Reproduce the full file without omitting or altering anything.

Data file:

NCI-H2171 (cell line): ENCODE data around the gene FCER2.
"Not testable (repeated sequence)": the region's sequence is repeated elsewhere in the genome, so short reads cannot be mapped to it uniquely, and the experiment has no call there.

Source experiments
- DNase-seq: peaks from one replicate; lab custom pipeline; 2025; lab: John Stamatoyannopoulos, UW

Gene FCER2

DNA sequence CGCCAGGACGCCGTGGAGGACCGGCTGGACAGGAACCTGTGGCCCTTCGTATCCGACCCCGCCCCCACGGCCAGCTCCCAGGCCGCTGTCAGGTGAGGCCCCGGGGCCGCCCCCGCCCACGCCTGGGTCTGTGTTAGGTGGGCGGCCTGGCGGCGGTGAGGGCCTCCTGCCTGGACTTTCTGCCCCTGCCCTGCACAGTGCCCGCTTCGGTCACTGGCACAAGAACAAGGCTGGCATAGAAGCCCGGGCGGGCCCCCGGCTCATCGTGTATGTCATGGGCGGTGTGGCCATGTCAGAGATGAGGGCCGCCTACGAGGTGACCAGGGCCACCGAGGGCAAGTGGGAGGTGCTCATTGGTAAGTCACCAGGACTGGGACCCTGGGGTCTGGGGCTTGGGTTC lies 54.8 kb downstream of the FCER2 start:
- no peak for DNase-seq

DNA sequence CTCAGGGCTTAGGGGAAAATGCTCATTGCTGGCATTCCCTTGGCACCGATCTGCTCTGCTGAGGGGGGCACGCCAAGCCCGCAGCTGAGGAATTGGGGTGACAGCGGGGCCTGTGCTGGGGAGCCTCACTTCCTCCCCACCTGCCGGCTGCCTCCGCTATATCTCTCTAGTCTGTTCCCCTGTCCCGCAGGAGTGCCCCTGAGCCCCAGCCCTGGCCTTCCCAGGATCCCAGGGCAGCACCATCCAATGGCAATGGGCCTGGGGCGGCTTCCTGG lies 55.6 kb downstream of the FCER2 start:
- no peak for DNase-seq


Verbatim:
NCI-H2171 (cell line): ENCODE data around the gene FCER2.
"Not testable (repeated sequence)": the region's sequence is repeated elsewhere in the genome, so short reads cannot be mapped to it uniquely, and the experiment has no call there.

Source experiments
- DNase-seq: peaks from one replicate; lab custom pipeline; 2025; lab: John Stamatoyannopoulos, UW

Gene FCER2

DNA sequence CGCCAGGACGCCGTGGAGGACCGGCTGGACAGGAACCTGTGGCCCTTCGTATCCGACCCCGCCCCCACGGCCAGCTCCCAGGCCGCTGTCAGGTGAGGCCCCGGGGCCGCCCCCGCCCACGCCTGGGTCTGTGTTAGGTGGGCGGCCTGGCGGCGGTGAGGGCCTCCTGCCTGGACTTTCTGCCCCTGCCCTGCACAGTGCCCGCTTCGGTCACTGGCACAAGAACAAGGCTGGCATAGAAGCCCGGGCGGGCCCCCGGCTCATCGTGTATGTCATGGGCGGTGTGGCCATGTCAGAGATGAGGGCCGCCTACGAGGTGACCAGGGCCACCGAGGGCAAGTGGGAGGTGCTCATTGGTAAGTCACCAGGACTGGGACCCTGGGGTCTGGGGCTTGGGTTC lies 54.8 kb downstream of the FCER2 start:
- no peak for DNase-seq

DNA sequence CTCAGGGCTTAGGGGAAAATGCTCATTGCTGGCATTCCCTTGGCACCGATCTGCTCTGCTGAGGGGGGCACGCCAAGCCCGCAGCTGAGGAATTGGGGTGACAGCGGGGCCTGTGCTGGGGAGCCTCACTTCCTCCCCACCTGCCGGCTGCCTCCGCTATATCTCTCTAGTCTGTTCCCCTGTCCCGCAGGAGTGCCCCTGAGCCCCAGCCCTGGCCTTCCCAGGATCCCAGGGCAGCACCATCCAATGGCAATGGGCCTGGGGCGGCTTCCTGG lies 55.6 kb downstream of the FCER2 start:
- no peak for DNase-seq